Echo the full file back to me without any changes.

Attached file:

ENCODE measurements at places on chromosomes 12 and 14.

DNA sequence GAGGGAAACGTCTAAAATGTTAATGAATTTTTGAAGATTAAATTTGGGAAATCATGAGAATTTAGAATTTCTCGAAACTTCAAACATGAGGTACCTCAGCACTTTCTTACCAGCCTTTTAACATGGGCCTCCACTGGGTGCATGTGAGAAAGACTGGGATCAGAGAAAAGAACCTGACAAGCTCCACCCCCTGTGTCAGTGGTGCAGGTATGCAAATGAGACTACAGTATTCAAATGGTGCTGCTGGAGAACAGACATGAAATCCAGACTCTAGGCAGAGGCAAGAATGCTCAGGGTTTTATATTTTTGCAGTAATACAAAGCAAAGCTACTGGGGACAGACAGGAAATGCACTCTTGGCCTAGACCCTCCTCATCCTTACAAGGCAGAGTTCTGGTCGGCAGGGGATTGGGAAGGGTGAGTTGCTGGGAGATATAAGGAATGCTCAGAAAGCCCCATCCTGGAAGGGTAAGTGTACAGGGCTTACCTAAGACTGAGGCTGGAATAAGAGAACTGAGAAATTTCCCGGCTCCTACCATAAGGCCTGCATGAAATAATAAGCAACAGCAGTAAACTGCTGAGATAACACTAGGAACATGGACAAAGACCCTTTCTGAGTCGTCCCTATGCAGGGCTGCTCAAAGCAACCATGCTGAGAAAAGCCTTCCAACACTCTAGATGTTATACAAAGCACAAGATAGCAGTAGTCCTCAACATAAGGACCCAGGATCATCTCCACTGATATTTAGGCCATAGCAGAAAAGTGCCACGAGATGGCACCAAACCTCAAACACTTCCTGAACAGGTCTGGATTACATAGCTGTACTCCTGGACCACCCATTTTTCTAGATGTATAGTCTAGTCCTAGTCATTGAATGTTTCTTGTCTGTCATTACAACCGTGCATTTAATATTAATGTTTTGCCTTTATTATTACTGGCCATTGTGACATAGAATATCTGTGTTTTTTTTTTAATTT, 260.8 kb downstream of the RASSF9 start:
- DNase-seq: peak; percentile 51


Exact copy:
ENCODE measurements at places on chromosomes 12 and 14.

DNA sequence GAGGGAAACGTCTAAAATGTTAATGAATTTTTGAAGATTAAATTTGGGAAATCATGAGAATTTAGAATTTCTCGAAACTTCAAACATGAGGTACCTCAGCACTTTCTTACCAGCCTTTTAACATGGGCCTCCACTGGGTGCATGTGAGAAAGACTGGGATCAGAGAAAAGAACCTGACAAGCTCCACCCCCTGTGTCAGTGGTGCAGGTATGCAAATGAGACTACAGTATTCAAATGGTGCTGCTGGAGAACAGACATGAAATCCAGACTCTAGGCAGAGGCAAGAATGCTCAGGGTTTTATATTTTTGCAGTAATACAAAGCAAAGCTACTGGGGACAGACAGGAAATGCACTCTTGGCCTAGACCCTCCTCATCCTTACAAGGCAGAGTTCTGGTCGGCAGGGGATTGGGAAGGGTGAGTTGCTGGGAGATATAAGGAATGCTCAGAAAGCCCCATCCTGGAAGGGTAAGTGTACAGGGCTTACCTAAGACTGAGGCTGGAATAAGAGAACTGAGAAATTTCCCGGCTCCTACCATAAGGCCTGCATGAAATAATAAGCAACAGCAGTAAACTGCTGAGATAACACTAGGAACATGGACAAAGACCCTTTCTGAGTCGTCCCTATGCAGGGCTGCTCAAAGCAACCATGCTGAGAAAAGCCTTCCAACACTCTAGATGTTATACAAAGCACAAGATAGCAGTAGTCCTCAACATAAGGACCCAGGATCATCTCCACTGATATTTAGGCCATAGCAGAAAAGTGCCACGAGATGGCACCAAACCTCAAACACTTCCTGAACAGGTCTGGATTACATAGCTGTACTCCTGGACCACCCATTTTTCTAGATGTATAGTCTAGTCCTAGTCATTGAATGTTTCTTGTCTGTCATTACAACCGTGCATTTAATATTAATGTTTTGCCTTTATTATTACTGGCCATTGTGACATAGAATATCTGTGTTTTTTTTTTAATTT, 260.8 kb downstream of the RASSF9 start:
- DNase-seq: peak; percentile 51